суббота, 15 декабря 2018 г.

Some German guy once said…

If you repeat a lie often enough, people will believe it, and you will even come to believe it yourself.
On a totally unrelated note, the Max-Planck-Institut für Menschheitsgeschichte (aka MPI-SHH) is apparently still claiming that its southern Proto-Indo-European (PIE) homeland theory has been corroborated by archaeogenetic data. For instance, check out the Youtube clip here.
Below is a screen cap from the clip showing a map that summarizes what the folks at the MPI-SHH are thinking in regards to the PIE question and the early spread of Indo-European languages.



Unfortunately, this map doesn’t make any sense. Why? Here it is, in point form, as simply as I can put it:



1) There’s no evidence in any archaeogenetic data of migrations during the Neolithic from what is now Armenia and surrounds to Western Europe, the Pontic-Casian steppe, or, indeed, South Asia, that may have brought Indo-European languages to these regions. In fact, the currently available ancient DNA data outright contradict this scenario, because:



A) the Corded Ware and Yamnaya archeological cultures, which are generally considered to have been the main vectors for the spread of Indo-European languages from the Pontic-Caspian steppe into Northern and Central Europe, weren’t founded by migrants from south of the Caucasus (see here)
B) the Neolithic farmer populations that migrated deep into Europe and eventually colonized the western third of the continent were especially poor in Caucasus-related ancestry, and, realistically, could only have come from well to the west of the Caucasus
C) conversely, the Neolithic farmer populations that moved deep into South Asia are inferred to have been especially poor in Anatolian-related ancestry, and, realistically, could only have come from well to the east of the Caucasus (see here)
D) Caucasus-related ancestry, of basically the same type that is being associated by the MPI-SHH with the PIE expansion, did move into Western Europe across the Mediterranean, but this happened during the Bronze Age and it impacted the island of Sardinia, which is generally regarded to have been inhabited by non-Indo-European speakers until the Romans got there (see here). Oops.



2) There’s now overwhelming evidence both in ancient and modern DNA data that Eastern Europeans and Indians, especially Indo-European-speaking Indians, share significant ancestry, in particular paternal ancestry, from essentially the same Bronze Age populations living on the Pontic-Caspian steppe (not south of it!), and this is the only obvious, important genetic link between these two linguistically closely related but geographically far flung groups within the last…tens of thousands of years?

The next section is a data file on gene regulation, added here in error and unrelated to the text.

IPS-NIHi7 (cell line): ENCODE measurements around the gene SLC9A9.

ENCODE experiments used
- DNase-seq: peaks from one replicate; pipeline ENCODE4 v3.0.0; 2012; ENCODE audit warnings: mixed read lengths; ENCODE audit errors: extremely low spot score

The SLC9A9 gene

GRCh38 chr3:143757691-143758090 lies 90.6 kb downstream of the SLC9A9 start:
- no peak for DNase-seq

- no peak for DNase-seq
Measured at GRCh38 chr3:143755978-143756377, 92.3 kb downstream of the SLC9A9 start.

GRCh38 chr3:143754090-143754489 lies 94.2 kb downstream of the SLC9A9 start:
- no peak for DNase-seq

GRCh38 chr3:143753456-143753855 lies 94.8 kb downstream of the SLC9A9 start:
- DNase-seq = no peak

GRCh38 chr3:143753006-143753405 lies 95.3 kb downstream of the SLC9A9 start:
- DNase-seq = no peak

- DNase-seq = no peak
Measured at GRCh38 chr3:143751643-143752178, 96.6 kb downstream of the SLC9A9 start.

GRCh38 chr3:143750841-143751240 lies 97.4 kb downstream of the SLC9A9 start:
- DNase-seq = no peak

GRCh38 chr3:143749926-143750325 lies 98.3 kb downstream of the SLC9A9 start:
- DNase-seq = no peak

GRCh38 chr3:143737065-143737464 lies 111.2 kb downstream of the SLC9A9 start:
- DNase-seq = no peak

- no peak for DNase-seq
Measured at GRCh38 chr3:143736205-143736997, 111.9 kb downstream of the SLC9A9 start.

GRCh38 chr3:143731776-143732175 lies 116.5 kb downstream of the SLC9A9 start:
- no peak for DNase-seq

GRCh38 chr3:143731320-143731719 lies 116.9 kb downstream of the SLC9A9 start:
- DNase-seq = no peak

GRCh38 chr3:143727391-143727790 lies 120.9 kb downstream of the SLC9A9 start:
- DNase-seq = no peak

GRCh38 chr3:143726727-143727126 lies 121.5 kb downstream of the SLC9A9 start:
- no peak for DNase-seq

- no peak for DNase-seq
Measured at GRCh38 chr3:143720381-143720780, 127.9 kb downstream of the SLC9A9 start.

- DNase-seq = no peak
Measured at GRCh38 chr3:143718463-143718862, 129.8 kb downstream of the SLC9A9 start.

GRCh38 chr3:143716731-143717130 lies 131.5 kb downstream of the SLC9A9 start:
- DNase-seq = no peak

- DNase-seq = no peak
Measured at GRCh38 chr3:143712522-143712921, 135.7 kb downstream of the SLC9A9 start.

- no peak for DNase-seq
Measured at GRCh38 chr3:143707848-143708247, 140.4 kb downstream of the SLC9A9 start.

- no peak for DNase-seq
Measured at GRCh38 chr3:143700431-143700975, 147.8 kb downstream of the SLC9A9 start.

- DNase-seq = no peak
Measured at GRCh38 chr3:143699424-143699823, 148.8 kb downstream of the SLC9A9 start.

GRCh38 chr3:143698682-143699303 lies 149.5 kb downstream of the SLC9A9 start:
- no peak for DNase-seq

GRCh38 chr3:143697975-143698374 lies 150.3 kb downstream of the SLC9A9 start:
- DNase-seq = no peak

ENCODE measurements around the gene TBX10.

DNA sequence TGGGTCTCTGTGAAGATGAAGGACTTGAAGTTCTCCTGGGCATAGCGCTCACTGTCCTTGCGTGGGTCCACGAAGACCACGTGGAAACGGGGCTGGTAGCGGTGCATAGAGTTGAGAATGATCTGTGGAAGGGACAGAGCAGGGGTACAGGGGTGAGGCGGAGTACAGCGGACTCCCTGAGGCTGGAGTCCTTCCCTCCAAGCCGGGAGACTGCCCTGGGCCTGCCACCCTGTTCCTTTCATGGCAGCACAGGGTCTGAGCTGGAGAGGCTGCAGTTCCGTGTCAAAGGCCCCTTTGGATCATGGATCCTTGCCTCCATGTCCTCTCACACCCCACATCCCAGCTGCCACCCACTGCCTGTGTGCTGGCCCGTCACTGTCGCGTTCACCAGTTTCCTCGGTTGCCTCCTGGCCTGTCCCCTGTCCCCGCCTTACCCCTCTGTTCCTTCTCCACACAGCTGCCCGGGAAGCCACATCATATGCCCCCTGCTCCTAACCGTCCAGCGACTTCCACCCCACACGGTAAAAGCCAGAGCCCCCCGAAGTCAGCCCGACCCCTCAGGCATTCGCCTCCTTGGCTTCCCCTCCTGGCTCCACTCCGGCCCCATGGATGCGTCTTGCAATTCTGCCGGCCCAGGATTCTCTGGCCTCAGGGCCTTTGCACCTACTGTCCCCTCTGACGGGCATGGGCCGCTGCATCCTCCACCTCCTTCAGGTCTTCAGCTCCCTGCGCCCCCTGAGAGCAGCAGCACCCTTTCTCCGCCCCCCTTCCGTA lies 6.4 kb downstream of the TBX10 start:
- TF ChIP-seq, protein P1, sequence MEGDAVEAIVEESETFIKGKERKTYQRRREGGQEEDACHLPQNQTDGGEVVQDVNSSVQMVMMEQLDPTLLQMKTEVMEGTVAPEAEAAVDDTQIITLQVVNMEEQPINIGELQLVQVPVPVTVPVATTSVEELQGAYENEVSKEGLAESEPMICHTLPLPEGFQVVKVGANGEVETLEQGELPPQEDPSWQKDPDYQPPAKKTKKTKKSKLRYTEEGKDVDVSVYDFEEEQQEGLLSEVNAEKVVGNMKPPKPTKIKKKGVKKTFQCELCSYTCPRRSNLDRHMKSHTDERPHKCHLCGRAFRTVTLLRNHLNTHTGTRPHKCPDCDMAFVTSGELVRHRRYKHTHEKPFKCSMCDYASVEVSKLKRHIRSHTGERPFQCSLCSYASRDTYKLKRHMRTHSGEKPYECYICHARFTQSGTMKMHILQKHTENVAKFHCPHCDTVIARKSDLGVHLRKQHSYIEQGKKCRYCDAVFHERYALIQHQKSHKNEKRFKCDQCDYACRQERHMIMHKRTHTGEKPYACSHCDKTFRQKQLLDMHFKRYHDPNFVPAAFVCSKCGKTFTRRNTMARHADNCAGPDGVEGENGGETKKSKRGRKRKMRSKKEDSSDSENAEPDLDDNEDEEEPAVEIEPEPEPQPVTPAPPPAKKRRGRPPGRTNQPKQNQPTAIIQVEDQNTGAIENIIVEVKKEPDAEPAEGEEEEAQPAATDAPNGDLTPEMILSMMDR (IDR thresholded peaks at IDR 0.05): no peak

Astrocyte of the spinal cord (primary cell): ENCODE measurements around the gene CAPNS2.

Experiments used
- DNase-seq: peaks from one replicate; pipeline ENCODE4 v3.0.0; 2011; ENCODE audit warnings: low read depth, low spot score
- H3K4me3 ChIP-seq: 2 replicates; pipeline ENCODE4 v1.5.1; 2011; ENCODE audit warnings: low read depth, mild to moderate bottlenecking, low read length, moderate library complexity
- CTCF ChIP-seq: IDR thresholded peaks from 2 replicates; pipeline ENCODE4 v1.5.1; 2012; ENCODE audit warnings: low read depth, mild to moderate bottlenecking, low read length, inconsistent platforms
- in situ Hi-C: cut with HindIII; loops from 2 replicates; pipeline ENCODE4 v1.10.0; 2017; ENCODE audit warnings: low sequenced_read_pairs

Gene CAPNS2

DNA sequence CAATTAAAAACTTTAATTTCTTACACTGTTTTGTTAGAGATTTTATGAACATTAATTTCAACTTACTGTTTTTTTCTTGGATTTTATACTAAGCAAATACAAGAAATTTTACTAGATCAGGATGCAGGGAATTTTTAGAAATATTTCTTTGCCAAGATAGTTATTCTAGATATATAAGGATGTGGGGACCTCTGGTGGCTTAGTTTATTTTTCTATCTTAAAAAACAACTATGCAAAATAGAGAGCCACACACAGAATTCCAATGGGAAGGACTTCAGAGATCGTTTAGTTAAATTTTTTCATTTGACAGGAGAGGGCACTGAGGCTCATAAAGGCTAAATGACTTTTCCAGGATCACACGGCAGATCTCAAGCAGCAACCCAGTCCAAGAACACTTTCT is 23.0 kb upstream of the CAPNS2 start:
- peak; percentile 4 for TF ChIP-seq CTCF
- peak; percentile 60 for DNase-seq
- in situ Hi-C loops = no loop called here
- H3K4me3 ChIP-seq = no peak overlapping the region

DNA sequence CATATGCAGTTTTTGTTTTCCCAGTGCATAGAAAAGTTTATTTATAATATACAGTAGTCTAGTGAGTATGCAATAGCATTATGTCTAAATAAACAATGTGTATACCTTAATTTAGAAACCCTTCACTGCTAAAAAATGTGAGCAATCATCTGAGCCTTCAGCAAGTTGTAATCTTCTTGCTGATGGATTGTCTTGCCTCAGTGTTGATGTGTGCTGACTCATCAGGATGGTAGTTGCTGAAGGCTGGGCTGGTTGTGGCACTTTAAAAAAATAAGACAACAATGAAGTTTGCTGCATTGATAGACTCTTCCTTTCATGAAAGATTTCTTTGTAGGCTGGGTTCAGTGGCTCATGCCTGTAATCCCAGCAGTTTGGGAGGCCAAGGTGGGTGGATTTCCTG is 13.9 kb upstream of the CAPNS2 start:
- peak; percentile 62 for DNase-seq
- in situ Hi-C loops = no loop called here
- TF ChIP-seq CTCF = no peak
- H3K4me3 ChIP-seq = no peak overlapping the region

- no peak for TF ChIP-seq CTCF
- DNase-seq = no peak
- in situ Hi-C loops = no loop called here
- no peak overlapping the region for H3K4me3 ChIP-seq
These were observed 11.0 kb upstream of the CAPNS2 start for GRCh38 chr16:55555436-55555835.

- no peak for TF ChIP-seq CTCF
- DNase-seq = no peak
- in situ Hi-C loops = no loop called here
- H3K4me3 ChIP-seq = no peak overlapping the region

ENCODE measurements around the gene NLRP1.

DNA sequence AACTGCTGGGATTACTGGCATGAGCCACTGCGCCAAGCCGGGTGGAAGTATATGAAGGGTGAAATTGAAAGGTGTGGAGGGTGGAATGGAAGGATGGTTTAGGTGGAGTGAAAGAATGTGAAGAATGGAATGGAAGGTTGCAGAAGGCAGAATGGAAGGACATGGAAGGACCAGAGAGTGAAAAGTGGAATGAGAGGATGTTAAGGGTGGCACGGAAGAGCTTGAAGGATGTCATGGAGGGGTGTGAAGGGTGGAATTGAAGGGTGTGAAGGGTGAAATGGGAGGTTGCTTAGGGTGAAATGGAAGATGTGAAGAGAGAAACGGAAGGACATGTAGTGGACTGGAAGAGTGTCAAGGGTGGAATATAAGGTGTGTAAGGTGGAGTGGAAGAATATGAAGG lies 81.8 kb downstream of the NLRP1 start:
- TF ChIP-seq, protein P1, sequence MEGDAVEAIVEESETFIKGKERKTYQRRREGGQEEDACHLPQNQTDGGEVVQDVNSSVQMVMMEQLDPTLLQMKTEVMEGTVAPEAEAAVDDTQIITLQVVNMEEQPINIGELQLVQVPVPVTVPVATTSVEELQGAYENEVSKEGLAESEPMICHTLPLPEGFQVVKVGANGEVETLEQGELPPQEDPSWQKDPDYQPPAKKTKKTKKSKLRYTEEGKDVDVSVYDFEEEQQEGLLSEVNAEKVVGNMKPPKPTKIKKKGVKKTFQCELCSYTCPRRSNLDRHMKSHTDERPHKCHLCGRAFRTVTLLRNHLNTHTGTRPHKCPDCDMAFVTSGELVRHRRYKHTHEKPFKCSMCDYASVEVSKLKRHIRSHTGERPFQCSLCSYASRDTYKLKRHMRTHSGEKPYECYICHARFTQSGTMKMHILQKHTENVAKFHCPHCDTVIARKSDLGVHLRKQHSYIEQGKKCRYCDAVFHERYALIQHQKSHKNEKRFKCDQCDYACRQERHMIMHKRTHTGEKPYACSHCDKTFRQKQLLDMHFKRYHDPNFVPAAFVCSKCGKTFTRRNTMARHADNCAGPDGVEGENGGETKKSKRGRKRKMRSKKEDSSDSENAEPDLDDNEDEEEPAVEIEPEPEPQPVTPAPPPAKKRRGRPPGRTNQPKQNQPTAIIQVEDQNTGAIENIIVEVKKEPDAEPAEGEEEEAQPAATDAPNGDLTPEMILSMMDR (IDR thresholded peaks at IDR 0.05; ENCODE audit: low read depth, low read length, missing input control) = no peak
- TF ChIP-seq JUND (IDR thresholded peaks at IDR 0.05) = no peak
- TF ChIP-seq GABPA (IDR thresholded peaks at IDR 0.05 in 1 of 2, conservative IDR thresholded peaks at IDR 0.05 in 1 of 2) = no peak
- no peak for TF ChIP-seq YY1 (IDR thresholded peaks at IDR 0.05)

3) Ancient samples from Mycenaean, and thus Indo-European-speaking, Greece and parts of Iron Age Iberia where Indo-European languages were attested at the time also show steppe-derived ancestry, and, in fact, of a very similar character to that shared by Eastern Europeans and Indo-European-speaking Indians (see here and here, respectively).
4) However, Pre-Mycenaean and likely non-Indo-European-speaking Minoan samples, also from the Aegean region, don’t show any steppe ancestry, but they do show Caucasus-related ancestry, of basically the same type that is being associated by the MPI-SHH with the PIE expansion. Oops again.


Thus, at the very least, these undeniable and, surely, easy to grasp facts that I’ve just set out should give pause to anyone who still claims that the Near East, rather than the Pontic-Caspian steppe, was the main staging point for the expansions of the early Indo-Europeans. Indeed, methinks it’s now time to admit by all those concerned that the most likely homeland of all surviving branches of the Indo-European language family, and thus of late PIE, was the Pontic-Caspian steppe.
Honestly, I’m shocked, and even disturbed, that none of this seems to have filtered down to the linguists at the MPI-SHH, especially since the MPI-SHH is also heavily populated by scientists who apparently know a thing or two about archaeogenetics.
Now, it’s true that archaeogenetic data are yet to reveal an unambiguous signal of steppe ancestry in samples from Hittite era Anatolia (five have been published to date), which may perhaps suggest that the people who brought Hittite and the other Anatolian languages to Anatolia didn’t come from the steppe. Of course, Anatolian languages represent the earliest, most basal split in the Indo-European phylogeny, and thus aren’t part of the late PIE node. So if the Indo-European-speaking ancestors of the Hittites didn’t come from the steppe, then it stands to reason that early PIE didn’t either.
But this isn’t relevant to my criticism of the MPI-SHH, because even if early PIE didn’t come from the steppe, then like I said, there’s very solid evidence now that late PIE did, and the problem is that the linguists and geneticists at the MPI-SHH appear to be missing this fact, or they’re unwilling to accept it.
Moreover, please note that I’m not arguing that the linguists at the MPI-SHH are getting things wrong when it comes to actual linguistics. For all I know, their approach in this area might well be perfect, and perhaps it has indeed revealed insights that have been missed by others using more traditional methods?
For instance, it’s possible that the phylogenetic relationships of Indo-European languages as shown in the screen cap below (from the video linked to above) reflects the truth better than anything else offered to date. I don’t know, so I’m keeping an open mind about that. But admittedly, I’m skeptical, considering how lousy the MPI-SHH’s interpretation of the archaeogenetic data has been to date in this context, even at the most basic level.



See also…
Late PIE ground zero now obvious; location of PIE homeland still uncertain, but…

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